Wednesday, March 17, 2010
Who wants to be a writer?
Anybody can write. Really, it's what it took me most of my life to learn.
When I was a young girl and came to sample the great authors like Faulkner, Steinbeck, Buck, and so many others, I thought these people were the geniuses who came along once in a generation. To me they were superhuman beings who were born with the talent to compose great literature. Okay, maybe acclaimed writers like them have been blessed with special powers. On the other hand, there are hundreds of really good writers who tell compelling stories through their work in newspapers, books, magazines, e-zines, blogs, and every other form of the written and spoken word.
I was reminded by an artist friend of mine that painting demands a lot of hard work. Talent is an important element, of course, for any creative art; learning the craft and working at it is the rest of it. In my teenage years, I loved to play at writing poems and stories. Studying English and French in college allowed me to expand my understanding of language and literature, but I never imagined I might actually write something anyone else would want to read. Until, that is, I found myself able to leave a full-time career and work part-time. I decided I wanted to write. Whether anyone read it or not, writing became important to me. I dove right into that pool, never realizing how much I still had to learn. Now, more than six years later, I have somehow fooled Echelon Press into publishing my young adult novel, Snowstorm.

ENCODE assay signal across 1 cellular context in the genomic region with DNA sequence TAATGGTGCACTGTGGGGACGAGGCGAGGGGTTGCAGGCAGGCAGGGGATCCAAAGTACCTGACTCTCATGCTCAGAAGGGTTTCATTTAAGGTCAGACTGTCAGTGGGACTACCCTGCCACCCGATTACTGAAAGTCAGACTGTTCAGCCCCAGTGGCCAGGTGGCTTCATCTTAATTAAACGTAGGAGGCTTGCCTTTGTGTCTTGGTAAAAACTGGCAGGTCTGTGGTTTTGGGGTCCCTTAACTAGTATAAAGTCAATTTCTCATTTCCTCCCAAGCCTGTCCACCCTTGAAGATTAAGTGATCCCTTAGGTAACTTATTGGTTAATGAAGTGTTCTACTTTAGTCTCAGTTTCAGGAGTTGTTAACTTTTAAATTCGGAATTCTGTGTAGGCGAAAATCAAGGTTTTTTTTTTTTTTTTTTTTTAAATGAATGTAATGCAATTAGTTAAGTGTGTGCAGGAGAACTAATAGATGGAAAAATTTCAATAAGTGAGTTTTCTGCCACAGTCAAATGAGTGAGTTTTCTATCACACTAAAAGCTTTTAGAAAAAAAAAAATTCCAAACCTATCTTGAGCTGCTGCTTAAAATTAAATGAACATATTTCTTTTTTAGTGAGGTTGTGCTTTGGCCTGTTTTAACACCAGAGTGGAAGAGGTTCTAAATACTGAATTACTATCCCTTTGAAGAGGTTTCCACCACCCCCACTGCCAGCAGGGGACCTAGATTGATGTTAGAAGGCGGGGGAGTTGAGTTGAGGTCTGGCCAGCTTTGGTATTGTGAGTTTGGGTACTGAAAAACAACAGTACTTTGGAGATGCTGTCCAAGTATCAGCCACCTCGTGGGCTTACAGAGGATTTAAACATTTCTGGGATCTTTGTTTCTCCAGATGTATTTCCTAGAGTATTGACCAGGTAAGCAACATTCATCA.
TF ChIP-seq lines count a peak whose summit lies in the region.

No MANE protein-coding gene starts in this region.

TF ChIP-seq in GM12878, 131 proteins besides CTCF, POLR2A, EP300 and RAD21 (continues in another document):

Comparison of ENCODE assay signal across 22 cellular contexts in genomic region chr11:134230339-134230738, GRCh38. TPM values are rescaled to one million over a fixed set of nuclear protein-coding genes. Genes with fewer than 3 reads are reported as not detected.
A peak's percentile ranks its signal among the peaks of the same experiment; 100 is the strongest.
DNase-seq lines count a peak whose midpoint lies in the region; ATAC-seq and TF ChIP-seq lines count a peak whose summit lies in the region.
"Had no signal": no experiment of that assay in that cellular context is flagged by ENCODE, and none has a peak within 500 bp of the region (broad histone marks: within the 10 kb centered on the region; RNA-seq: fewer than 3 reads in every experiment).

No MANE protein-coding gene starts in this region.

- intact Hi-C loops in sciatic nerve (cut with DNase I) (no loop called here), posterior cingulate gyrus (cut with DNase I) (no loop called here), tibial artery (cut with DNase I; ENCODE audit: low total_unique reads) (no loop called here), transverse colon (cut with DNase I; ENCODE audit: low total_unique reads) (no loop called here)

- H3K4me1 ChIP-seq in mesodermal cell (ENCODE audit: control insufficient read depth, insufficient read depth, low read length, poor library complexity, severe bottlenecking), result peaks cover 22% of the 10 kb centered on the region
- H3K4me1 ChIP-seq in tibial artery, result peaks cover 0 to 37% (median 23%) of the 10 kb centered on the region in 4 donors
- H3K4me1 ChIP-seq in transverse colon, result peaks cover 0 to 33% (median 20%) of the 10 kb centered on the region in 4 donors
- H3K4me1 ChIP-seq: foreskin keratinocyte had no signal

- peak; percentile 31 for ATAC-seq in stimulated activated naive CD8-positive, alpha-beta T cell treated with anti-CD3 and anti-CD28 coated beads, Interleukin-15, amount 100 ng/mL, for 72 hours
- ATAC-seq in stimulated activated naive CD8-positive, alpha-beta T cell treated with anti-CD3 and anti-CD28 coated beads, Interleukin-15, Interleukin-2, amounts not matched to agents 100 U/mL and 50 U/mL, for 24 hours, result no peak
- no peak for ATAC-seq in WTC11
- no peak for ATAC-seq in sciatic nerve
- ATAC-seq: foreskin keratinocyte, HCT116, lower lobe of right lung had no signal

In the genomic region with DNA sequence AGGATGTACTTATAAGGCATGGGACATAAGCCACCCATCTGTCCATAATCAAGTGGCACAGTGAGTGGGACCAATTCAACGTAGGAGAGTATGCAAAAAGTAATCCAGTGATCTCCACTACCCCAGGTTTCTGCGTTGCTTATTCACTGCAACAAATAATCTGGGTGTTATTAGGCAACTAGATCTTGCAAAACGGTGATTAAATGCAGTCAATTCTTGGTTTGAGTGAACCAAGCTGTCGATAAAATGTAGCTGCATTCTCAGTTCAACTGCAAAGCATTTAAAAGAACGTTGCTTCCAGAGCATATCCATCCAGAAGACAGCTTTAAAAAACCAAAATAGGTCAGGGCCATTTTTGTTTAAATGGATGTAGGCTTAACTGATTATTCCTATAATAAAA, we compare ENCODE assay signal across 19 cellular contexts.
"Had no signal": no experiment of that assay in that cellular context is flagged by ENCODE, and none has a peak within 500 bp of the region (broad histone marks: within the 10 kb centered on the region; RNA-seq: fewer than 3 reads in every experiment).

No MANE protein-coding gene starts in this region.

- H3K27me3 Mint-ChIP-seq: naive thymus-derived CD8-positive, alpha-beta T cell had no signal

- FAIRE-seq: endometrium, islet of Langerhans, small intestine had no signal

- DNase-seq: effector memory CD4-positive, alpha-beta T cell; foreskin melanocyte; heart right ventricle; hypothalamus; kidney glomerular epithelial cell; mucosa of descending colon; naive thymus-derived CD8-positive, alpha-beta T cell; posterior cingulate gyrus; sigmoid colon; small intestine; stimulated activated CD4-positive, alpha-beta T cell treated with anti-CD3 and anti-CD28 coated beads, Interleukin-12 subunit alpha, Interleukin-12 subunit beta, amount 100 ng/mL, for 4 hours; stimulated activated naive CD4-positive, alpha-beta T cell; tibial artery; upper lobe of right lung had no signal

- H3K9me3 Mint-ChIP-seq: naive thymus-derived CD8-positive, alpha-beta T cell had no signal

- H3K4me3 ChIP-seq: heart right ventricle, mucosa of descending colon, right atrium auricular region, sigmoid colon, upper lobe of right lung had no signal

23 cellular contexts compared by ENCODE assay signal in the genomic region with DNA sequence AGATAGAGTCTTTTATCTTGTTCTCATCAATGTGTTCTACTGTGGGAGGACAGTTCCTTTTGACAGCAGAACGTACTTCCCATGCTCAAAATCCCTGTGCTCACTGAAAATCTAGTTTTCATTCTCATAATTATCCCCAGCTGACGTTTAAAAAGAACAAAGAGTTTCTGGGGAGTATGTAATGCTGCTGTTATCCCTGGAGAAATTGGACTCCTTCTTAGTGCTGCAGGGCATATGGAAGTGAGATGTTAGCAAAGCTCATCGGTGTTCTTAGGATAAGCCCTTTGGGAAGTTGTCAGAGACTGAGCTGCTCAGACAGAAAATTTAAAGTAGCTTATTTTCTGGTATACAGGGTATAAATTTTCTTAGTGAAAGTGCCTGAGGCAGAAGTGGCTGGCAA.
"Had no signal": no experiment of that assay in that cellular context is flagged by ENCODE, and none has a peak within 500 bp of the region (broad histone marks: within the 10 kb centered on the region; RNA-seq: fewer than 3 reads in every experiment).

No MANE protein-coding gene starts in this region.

Snowstorm will come out in 2011, and in the intervening months I will be blogging about it. The journey thusfar has been a brain-stretching, eye-opening, head-pounding struggle, and I have loved every moment. In the next year I expect to chug slowly up the hills and slide wildly down the other side. I just hope I land on my feet.